"In Poznan, it seemed like everyone was in a holding pattern waiting for the Obama administration. But it’s just another excuse when what we really need is action," Kessler said.

For Ben Smith, Greenpeace’s global warming national organizer, this is just the most recent strategic move that the administration has made over the past eight years to obstruct any meaningful progress on the environment.

"The reality is, of course, that they’re catering to industry and don’t want to come to an agreement," Smith said. "They’re continuing their efforts to stall any progress."

Much of Greenpeace’s work at the conference has been to work around the US delegation, attempting to show the international community that the Bush administration is in its death throes and out of touch with the country when it comes to dealing with global warming.

On Dec. 6, Greenpeace organized "A Global Day of Action" to send the message that the American people are ready to help save the planet. It staged demonstrations in 25 cities around the country and dozens more around the world. In San Francisco, the organization brought more than 300 volunteers, activists, and community members to Crissy Field to hold a 30-by-50-foot green postcard reading: "Dear World Leaders, We are ready to save the climate — San Francisco. P.S. Yes We Can!"

A helicopter buzzed overhead to capture the image with the Golden Gate Bridge towering in the background. The images and others like it were sent to the Greenpeace delegates in Poland.

During the San Francisco event, Lauren Thorpe, a field organizer with Greenpeace, stood on the back of the flatbed truck that served as the stage and summed up the day’s message. "We really want strong action on global warming and we’re ready for America to take a leadership role on that again," she said.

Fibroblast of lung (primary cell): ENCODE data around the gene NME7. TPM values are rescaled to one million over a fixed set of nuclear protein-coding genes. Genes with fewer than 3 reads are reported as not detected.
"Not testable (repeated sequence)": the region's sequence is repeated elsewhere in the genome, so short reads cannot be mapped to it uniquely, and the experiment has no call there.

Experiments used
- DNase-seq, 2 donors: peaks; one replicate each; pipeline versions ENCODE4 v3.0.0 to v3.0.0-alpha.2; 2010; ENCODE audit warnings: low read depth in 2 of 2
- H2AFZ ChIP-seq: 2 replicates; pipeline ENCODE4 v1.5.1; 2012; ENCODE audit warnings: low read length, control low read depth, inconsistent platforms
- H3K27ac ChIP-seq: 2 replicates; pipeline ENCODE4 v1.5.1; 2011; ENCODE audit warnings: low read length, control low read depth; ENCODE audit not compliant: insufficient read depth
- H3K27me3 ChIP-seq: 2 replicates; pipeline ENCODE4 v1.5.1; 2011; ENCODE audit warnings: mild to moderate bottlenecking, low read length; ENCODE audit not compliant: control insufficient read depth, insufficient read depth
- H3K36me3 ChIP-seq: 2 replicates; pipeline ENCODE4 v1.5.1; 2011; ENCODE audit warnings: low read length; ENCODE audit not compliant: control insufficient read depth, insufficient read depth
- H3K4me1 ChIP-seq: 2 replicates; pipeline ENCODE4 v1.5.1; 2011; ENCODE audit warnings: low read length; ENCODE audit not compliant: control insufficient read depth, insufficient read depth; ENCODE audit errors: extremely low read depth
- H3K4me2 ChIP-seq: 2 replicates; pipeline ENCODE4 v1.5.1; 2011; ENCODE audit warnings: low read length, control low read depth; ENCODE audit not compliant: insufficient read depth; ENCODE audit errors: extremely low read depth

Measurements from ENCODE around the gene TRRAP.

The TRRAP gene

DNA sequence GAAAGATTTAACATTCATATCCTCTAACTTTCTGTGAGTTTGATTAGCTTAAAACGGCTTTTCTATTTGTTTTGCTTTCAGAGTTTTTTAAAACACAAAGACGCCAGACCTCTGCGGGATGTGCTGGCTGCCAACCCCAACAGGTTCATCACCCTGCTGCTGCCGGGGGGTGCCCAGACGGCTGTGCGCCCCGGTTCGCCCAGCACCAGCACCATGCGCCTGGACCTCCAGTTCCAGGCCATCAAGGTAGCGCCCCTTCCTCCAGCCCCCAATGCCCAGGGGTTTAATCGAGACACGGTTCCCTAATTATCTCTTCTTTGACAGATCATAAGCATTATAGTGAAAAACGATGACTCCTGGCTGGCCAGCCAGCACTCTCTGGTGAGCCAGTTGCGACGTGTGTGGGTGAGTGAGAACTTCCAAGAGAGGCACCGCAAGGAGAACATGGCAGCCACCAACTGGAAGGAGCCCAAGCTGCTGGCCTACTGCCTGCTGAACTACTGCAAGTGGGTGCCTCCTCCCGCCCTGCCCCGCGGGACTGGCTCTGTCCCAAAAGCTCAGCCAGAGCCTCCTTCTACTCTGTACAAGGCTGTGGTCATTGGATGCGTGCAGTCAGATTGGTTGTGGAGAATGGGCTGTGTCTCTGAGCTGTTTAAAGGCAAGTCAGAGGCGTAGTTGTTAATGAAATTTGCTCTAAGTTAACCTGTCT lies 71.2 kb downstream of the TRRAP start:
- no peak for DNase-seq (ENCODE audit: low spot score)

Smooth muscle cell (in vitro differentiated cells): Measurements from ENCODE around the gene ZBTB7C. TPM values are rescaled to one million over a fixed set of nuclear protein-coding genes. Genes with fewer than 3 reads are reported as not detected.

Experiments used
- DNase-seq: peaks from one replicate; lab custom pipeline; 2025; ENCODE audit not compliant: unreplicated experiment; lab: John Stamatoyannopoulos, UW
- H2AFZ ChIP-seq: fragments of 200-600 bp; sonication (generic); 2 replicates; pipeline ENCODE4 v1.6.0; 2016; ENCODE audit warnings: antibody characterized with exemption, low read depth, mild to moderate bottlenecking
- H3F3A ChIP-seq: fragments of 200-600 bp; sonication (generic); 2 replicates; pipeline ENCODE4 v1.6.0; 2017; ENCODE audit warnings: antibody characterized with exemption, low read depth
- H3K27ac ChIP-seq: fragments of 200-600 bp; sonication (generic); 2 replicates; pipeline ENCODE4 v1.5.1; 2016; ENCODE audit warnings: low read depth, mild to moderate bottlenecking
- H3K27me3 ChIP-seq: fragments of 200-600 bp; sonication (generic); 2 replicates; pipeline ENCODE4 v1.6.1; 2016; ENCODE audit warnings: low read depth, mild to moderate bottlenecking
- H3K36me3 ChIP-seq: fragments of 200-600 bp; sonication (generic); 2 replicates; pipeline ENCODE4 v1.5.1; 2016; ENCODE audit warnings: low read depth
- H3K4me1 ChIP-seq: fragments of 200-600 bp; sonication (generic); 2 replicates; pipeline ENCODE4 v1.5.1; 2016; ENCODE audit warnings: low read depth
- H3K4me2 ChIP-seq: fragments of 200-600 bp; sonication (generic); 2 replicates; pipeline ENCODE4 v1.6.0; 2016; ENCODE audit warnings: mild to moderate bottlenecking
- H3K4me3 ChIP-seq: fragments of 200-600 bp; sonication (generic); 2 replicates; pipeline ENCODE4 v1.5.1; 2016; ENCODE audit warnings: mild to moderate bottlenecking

The atmosphere at the event was hopeful and enthusiastic. Sup. Ross Mirkarimi even stopped by midway through his morning jog, apparently unaware he was scheduled to speak until 20 minutes before. He stood above the crowd in gray sweats and, after catching his breath, delivered a stirring impromptu speech encouraging the audience to hold officials at all levels of government accountable.

"Our federal government is moving at a very glacial pace in order to address the global warming crisis," he said. "And I’m not seeing any evidence that that’s going to turn around soon enough so that we can relax here from a local or municipal perspective."

Though the negotiations in Poland may have fizzled, the outpouring of support from San Francisco and elsewhere has encouraged Greenpeace during this important transition period. Kessler says that Greenpeace will continue to pursue its direct action strategy while working with the Obama administration’s new team.

"There is a lot of hope that he’s going to do the right thing," Smith said.

Lucy Pearce, a campaign leader from the British organization Stop Climate Chaos, urged the Crissy Field crowd to push for bold action on the climate change in the coming year: "We have to keep the pressure on and make sure that we don’t just rest on hope. We’ve actually got to deliver on climate change."

Transforming traffic analysis


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GREEN CITY A court injunction against new bicycle projects in San Francisco (see "Stationary biking," 5/16/07) could get lifted next year, thanks to environmental studies released Nov. 26 and headed to the Board of Supervisors next month. But it’s a subtle, technical change in how city officials analyze traffic impacts that could have a more far-reaching implications.